Truly will destroy ‘millions of cases’ of hard seltzer as boom slows
Boston Beer Company chairman Jim Koch has revealed that the firm will be “dumping millions of cases” of the brand’s Truly Hard Seltzer, after miscalculating the continued growth of the sector.
As db reported yesterday, Boston Beer Company attempted to play down a turbulent three months in the hard seltzer market. The slowdown of the sector in the United States severely hit the July to September quarter’s figures. While it reported third-quarter depletions up by 11% and shipments increased by 11.2% compared to 2020, Boston Beer made a net loss of $139.2mn due to slower -than-anticipated hard seltzer growth.
Truly is thee second most-popular hard seltzer brand in the United States behind White Claw, and when the category enjoyed a monumental surge in popularity over the course of the last several years, Boston Beer Co bet big by scaling up its production of hard seltzers.
“We were very aggressive about adding capacity, adding inventory, buying raw materials, like cans and flavors, and, frankly, we overbought… And when the growth stopped, we had more of all those things than we were going to be able to use, because there is a shelf life,” Jim Koch told CNBC.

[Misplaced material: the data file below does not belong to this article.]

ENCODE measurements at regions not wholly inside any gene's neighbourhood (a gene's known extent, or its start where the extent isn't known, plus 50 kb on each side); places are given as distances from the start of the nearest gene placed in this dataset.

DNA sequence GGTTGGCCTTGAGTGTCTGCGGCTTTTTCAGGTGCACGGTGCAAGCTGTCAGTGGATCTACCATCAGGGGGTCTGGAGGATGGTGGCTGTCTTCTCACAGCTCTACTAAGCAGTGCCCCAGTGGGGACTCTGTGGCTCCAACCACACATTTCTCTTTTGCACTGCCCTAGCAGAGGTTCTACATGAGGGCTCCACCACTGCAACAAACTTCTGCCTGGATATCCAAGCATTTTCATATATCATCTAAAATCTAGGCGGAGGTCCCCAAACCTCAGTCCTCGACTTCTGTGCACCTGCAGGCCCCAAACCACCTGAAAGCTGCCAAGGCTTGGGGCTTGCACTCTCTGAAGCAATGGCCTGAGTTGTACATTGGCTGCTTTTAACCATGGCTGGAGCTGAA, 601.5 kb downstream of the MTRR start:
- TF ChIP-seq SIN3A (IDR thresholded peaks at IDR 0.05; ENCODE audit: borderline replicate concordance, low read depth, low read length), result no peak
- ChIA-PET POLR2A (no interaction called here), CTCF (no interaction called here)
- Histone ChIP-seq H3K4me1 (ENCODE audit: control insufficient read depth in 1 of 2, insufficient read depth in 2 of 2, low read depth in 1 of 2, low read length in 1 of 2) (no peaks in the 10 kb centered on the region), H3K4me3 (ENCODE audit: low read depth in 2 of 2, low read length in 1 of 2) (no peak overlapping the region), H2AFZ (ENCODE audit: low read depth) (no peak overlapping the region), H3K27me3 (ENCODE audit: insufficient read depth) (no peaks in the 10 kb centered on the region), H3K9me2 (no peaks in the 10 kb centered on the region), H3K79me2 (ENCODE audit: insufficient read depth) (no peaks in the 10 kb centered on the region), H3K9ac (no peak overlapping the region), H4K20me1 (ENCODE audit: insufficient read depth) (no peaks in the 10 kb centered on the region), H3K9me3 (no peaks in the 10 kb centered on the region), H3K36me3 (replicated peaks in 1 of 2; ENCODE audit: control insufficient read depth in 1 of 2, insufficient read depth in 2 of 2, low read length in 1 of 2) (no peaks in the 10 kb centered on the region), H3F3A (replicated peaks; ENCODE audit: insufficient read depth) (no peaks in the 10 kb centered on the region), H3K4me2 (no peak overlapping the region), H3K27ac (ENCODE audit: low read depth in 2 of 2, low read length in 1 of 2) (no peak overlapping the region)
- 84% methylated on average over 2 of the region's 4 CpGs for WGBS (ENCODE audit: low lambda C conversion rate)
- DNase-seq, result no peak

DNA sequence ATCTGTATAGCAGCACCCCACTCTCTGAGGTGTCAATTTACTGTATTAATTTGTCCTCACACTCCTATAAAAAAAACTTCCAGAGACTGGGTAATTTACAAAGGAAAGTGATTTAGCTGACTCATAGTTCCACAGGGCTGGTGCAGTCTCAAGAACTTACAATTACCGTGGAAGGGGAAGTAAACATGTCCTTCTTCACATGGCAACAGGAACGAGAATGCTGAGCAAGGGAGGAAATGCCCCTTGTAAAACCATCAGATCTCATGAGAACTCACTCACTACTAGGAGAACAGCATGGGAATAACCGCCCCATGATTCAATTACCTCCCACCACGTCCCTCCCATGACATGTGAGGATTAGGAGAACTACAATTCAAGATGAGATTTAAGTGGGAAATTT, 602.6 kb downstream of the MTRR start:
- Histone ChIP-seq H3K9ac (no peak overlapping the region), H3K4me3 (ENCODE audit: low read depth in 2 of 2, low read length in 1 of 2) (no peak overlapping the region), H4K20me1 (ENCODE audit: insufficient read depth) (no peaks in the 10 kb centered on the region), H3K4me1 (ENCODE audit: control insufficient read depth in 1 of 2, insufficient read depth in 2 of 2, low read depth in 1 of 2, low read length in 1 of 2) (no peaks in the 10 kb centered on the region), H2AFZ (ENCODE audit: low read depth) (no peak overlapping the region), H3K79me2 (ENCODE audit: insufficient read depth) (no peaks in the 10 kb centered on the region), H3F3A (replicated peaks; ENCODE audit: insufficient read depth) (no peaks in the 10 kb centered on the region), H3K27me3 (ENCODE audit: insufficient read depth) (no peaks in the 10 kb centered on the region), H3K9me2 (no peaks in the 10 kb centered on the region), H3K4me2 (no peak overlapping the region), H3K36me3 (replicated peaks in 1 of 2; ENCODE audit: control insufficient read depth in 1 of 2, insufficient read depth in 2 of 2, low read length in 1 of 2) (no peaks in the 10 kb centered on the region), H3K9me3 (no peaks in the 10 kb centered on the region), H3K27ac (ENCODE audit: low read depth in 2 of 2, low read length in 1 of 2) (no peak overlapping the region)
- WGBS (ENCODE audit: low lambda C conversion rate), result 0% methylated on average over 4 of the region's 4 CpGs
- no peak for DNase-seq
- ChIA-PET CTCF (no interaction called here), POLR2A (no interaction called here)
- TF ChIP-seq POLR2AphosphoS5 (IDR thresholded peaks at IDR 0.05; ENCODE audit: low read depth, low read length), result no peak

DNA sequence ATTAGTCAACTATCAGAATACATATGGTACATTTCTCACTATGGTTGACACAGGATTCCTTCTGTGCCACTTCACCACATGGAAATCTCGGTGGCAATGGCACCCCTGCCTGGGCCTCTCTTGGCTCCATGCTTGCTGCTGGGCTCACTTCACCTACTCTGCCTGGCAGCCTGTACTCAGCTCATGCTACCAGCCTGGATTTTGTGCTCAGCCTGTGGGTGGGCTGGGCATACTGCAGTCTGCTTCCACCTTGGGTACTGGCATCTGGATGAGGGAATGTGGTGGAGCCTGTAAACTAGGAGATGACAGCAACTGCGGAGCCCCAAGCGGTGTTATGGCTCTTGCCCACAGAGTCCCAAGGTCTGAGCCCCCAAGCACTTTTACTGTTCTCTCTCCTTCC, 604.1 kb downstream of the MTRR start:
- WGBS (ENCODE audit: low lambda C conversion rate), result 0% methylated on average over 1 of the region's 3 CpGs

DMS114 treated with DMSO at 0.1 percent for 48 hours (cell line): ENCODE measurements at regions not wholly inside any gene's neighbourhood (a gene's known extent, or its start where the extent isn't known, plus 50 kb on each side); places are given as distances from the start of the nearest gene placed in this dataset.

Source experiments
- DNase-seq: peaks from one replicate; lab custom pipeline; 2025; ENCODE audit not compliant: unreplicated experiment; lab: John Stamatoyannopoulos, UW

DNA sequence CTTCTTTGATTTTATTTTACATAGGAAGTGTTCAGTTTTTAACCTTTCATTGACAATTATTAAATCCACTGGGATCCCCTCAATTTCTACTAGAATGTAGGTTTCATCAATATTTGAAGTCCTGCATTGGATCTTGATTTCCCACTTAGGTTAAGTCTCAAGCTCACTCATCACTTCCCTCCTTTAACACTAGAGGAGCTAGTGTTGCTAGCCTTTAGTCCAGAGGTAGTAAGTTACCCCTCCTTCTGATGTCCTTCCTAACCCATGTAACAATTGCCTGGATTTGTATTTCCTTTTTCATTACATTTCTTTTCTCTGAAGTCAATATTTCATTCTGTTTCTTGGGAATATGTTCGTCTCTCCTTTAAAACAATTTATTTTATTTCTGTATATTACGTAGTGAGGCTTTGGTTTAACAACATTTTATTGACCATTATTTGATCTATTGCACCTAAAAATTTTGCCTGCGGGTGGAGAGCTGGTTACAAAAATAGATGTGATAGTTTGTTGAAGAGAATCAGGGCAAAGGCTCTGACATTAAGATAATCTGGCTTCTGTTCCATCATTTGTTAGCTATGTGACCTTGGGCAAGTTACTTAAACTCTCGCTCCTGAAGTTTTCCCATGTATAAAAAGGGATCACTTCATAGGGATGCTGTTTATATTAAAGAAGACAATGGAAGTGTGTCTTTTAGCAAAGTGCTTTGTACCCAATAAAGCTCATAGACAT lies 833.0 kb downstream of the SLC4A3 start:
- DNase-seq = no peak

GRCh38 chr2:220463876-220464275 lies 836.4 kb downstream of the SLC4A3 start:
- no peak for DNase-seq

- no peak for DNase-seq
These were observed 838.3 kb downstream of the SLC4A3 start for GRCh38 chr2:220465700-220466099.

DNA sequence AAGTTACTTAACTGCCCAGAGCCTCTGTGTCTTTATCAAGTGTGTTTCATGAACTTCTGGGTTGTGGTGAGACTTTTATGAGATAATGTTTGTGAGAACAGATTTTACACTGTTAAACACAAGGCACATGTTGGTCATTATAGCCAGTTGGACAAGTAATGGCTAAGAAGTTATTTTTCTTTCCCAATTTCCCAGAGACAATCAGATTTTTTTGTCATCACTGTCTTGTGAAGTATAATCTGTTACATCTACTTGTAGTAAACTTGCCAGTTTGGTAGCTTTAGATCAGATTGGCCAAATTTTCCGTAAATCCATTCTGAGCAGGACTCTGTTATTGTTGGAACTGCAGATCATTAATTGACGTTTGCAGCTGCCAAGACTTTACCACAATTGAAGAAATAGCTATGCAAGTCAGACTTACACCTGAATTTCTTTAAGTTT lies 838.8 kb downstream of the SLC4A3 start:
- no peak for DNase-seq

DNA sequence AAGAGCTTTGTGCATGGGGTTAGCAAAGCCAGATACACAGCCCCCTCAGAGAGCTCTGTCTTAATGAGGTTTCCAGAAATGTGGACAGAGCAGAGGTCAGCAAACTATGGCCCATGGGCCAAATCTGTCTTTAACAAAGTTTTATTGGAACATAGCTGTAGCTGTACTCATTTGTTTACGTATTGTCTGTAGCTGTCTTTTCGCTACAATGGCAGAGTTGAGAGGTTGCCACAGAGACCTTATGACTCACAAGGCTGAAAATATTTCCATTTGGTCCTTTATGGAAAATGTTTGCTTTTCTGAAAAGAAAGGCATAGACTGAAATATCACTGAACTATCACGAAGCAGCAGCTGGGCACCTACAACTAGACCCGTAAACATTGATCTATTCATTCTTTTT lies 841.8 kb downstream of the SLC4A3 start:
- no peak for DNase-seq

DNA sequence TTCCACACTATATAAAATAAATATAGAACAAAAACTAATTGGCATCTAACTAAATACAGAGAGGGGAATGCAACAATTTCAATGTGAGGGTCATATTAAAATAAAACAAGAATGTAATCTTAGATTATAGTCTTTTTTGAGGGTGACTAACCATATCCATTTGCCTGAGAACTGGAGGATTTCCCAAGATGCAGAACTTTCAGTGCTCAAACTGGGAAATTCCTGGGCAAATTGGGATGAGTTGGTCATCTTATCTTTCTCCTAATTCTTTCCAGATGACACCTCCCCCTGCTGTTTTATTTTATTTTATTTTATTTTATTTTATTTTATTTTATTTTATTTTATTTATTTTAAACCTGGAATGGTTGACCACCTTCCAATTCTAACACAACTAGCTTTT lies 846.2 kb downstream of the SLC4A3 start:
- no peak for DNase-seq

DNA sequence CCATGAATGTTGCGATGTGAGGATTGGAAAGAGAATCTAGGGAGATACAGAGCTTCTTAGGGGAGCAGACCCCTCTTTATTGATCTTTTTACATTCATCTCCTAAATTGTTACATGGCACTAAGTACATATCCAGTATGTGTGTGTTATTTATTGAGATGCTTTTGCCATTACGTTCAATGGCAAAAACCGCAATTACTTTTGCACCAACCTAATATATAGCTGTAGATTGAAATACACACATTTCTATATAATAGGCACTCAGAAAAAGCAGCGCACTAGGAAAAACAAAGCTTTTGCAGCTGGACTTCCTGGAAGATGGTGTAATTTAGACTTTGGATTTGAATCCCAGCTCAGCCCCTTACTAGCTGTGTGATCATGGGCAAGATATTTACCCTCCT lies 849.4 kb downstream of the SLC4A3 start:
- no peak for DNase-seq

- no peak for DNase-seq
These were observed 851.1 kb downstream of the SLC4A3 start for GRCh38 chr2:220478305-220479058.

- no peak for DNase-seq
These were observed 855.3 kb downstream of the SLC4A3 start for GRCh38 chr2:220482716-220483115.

“We want Truly to have that fresh, bright taste, so we’re going to crush millions of cases of product before it goes stale.”
When CNBC asked Koch why the brand would not simply be discounting Truly to shift it from shelves, Kock responded:
“You know, that’s just not what we do at Boston Beer Co.
“Our mission is to sell high-quality products and to build high-quality brands. So rather than take a chance of it getting out in the market and going stale and consumers having a bad experience, we decided to make the hard decision and eat a lot of product, just to make sure consumers didn’t get stale product and have a bad Truly.”
Chief executive, Dave Burwick, however, was more upbeat about the state of the hard seltzer category.
“Despite the slowdown in category growth, we expect hard seltzers, which represent 11% of total beer dollars year to date, up from 9% during the same period in 2020, will remain a very important segment of the beer market in the future.”
“We’ve been playing to win and have reaped many benefits over the past 18 months. So far this year, Truly has generated 54% of all hard seltzer category growth,” Burwick said.
Kock concurred, telling CNBC:
“I think us and White Claw together are close to that 70 percent [of the total hard seltzer market], and then there’s a lot of clutter, and I think a lot of that long-tail clutter will go away,” he added. “I think that will be very helpful for long-term growth of the hard seltzer category because consumers won’t get so confused.”
For an in-depth look at the fortunes of Boston Beer Company, as well as Pernod Ricard and Rémy Cointreau, in their results for July to September, click here.